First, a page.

Travolta’s trust sues Jumbolair developers

At issue are the weight of his Boeing 707 jet, runaway access and a descent lighting system.

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Posted February 8, 2024 |

Actor John Travolta, arguably Marion County’s most famous resident, is once again suing the current owners of the Jumbolair development and the Jumbolair homeowners association. Hawker Investment Trust, which owns the 19+ acre parcel in northeast Ocala where Travolta lives and keeps his Boeing 707-138B jet, sued after mediation failed.

The suit filed by Hawker Investment Trust, Travolta’s entity, is against Jumbolair Aviation Estates Owners Association and Jumbolair Development, LLC, owned by Robert and Debra Bull, which is the third Master Developer of the community.

William Schifino, attorney for the trust, said the team had hoped the pre-suit mediation on Jan. 10 would work out the parties’ differences, but it was unsuccessful. The suit was filed in Marion County Civil Court on Jan. 18.

The Gazette spoke with local attorney Rob Batsel, who is serving as co-counsel in this case, who said he could not comment on pending litigation.

The 707 weight, runaway access and a descent lighting system are focus of suit

The current complaint centers on the weight of Travolta’s 707 jet (maximum of 247,000 pounds) and access to the 7,550-foot runway, known as the longest private airstrip in the United States. The parcel–which holds a custom home, pool, guest quarters and two airplane hangars–was completed during the summer of 2003. The complaint also details previous litigation between Hawker and previous owners.

The resolution of another Hawker suit in 2007 against previous owners stated that inspections by professional engineers supported the operation of a Boeing 707, and further, that the 2008 settlement agreement included a “Binding Effect” that “shall be binding upon and inure to the benefit of the parties…and each and all of their heirs, agents, personal representative, [s}uccessors[,] and assigns.” That language was designed to protect the Hawker trust’s access to the runway, deemed “sufficient to accommodate” the plane.

Robert and Debra Bull, the third Master Developers for the site, bought the Jumbolair Aviation Estates properties in 2021. The complaint states that “all right and responsibilities…pursuant to the said Declarations” shall be obligated to the new owners.

“However, the third Master Developer has acted inconsistent with its rights and responsibilities and has impeded Hawker from enjoying the benefits it has been enjoying for more than 20 years.”

The suit states that Jumbolair “wrongly implements the weight restriction on the runway; and also “refusal to abide under the PAPI lights agreement” previously in place when Hawker installed the lighting system in 2002. The PAPI lights system is a precision approach path indicator that serves as a visual element to assist pilots during descent toward a runway.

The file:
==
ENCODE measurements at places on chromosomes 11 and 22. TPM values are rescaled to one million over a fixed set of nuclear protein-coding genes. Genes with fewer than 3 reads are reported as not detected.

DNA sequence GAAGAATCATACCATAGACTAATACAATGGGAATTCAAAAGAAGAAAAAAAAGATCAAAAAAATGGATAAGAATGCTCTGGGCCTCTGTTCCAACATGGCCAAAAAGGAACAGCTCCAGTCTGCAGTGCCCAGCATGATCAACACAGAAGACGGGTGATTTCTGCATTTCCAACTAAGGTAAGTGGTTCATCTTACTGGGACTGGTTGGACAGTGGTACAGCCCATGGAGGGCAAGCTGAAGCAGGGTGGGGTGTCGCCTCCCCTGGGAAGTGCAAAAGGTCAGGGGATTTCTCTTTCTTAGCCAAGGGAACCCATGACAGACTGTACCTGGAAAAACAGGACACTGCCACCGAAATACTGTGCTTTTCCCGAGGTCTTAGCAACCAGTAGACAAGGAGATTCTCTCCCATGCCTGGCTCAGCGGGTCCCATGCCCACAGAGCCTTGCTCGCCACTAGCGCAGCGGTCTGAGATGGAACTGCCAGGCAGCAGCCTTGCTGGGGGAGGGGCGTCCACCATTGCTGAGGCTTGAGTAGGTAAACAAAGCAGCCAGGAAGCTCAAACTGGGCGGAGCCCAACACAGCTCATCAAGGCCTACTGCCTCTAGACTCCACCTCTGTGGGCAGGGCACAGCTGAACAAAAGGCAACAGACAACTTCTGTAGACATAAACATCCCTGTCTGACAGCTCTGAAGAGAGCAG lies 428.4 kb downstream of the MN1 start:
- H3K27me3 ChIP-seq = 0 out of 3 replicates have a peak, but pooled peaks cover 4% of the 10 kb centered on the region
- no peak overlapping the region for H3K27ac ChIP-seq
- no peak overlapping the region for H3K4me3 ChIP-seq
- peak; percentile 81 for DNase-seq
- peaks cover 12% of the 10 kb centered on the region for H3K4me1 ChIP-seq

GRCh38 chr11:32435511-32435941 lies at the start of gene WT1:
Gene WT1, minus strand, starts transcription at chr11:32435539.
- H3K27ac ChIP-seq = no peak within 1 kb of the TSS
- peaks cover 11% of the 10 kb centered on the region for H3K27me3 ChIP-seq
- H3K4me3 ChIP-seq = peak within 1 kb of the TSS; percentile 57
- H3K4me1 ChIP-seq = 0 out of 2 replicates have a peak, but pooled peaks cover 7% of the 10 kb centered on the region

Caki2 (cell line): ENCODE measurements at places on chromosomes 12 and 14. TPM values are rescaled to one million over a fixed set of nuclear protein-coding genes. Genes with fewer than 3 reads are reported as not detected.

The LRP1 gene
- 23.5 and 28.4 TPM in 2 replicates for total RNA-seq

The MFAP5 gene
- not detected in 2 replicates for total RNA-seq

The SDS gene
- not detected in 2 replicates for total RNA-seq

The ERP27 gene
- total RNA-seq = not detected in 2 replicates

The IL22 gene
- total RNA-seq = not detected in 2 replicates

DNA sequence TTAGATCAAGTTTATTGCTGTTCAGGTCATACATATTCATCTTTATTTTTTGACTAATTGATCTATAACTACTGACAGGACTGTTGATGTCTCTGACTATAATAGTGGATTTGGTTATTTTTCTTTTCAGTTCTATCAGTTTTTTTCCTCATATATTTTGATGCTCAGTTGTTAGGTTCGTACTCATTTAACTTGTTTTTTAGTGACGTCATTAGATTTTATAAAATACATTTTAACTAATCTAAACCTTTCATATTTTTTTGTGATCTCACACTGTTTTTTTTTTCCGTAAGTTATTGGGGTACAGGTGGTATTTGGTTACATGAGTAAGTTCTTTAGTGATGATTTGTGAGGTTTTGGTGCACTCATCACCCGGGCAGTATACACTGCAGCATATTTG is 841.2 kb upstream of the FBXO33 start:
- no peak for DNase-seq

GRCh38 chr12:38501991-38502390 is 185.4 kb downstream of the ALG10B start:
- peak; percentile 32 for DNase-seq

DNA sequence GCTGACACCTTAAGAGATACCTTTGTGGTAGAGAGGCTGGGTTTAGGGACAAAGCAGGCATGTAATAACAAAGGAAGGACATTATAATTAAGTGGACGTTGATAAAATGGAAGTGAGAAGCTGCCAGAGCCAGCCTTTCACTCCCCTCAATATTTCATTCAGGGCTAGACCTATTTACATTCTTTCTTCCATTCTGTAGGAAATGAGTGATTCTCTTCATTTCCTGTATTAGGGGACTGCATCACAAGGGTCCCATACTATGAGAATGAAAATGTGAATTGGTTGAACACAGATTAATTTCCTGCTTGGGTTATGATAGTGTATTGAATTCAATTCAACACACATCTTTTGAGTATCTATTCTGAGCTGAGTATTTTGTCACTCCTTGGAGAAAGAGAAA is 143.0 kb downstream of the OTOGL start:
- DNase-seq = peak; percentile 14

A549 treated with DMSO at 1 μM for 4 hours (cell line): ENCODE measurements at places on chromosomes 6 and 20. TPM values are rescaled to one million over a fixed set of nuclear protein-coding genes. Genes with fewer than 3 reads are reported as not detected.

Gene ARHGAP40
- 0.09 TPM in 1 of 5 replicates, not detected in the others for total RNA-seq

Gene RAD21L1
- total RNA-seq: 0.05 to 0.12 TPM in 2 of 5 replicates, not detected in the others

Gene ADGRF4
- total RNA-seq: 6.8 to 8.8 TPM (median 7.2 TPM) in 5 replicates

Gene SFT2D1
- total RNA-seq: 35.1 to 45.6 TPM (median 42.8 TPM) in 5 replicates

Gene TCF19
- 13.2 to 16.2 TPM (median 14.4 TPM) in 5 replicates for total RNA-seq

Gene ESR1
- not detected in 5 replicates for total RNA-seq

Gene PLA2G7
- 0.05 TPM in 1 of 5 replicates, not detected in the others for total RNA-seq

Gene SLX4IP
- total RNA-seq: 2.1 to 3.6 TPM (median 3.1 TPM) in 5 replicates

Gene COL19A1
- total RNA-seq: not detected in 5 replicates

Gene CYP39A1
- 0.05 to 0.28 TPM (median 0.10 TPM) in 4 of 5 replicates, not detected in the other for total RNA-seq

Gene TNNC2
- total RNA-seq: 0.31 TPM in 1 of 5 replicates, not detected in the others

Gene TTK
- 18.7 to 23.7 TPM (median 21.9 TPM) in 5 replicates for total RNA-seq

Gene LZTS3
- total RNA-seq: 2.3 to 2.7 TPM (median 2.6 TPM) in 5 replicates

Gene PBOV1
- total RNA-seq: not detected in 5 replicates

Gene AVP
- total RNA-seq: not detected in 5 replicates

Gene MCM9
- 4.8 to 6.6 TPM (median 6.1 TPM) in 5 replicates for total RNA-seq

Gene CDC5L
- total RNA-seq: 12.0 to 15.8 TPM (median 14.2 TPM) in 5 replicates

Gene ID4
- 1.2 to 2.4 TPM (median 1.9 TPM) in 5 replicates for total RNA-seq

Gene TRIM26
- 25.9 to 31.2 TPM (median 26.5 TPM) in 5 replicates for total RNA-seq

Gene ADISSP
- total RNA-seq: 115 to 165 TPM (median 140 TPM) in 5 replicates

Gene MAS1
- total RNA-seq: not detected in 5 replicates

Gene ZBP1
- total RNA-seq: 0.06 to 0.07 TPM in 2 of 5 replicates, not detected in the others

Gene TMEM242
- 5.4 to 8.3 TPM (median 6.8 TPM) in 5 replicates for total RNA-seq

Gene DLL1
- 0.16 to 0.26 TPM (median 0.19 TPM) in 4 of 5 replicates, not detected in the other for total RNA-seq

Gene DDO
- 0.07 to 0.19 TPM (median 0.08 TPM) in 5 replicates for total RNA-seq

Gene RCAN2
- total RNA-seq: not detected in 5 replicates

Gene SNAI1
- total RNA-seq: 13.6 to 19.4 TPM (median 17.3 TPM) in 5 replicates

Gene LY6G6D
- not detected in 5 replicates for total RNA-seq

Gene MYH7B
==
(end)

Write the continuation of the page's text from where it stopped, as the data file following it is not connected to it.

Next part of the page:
An altercation took place last summer, according to the suit. The complaint states that Mr. Bull “was removed from the Hawker Property” in July 2023 after a confrontation between him and a Hawker representative. According to the complaint, Bull stated “any land west of the runway (including but not limited to, Tract B-4) was private property and that he would trespass any representative of Hawker who stepped foot on any of the same.” Subsequent requests to turn on the PAPI lights were refused, stated the suit.

“Hawker has been damaged by…the loss of use and enjoyment of the runway,” the suit claims.

Jumbolair’s proposed PUD expansion facing opposition

​Attorney Schifino, speaking by phone, said Travolta was aware of the proposed planned unit development (PUD) expansion of Jumbolair and said, “my client is opposed to the PUD plan” and plans to have a representative at the Feb. 20 Marion County Board of County Commissioners meeting.

​The land use and zoning applications were continued from a Dec. 5, 2023 BOCC meeting, with Jumbolair’s attorney, Robert Batsel Jr., stating the application had been significantly changed from the original plans presented to the Planning & Zoning Board in October. The revised PUD is still a fly-in and equestrian community and proposes 240 new homes and nearly 200 new aircraft hangars.

​The project garnered substantial opposition at the P&Z meeting, and other opposition to the proposed PUD has since been voiced by an organized group of neighbors; the Ocala Horse Alliance; Save Our Rural Area; and Horse Farms Forever. All have published formal statements of opposition to the project.

​Travolta, Schifino said, wants to continue to be a good neighbor to the rural residents nearby and he noted the farmland and rural feel of the area were appealing factors to the actor when he chose to live in the neighborhood.

Jumbolair has a storied history dating back to the 1980s when it was initially developed as a wildlife rescue park when its then-owner Arthur Jones, creator of Nautilus fitness equipment, used it to fly in elephants and other exotic wildlife; hence, the name Jumbolair.

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